Breaking the Silence Executive Director Avner Gvaryahu said: “We have come here today to announce that we will not stand by while the State of Israel declares hundreds of people illegal residents in their own homes. We will not stay silent when soldiers are sent to expel people from their homes, in which they lived long before the first Israeli soldier set foot in the West Bank. We invite everyone to come here with us and look these people in the eye. That is more than the policymakers, who are forcing entire families to live in constant fear of being driven out of their homes, have ever done. This is expulsion. This is occupation.”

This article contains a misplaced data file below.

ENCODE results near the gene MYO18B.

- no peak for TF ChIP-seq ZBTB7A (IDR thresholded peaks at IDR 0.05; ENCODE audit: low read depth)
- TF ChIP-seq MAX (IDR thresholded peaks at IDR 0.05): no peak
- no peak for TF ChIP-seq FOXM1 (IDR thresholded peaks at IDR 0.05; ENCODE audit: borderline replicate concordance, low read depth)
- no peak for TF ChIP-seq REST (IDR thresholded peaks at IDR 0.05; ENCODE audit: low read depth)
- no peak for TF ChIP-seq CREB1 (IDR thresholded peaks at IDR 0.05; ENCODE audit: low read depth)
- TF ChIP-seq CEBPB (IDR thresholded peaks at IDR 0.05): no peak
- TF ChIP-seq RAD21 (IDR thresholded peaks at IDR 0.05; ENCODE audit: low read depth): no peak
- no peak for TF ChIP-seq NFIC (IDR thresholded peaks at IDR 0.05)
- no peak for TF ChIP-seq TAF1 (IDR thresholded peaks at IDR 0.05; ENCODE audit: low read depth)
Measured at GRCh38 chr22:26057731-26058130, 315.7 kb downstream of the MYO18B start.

B’Tselem Executive Director Hagai El-Ad added that “Israel has coveted Masafer Yatta for decades, viewing it as an area ready for exploitation were it not for what it perceives as the fly in the ointment – Palestinians who live in the area. The state wishes to expel all these families, demolish their homes and destroy their livelihoods, on one pretext or another. Declaring the area a firing zone was the excuse; cleansing the territory of Palestinians is the goal. This criminal plan must be stopped.”
In the early 1980s, the Israeli military declared an area of about 3,000 hectares in the South Hebron Hills known as Masafer Yatta a restricted military zone, dubbed 'Firing Zone 918'. At the time, dozens of Palestinian families had been living in the area for years, since before Israel occupied the West Bank in 1967. They lived in 12 small villages and earned a living as farmers and shepherds.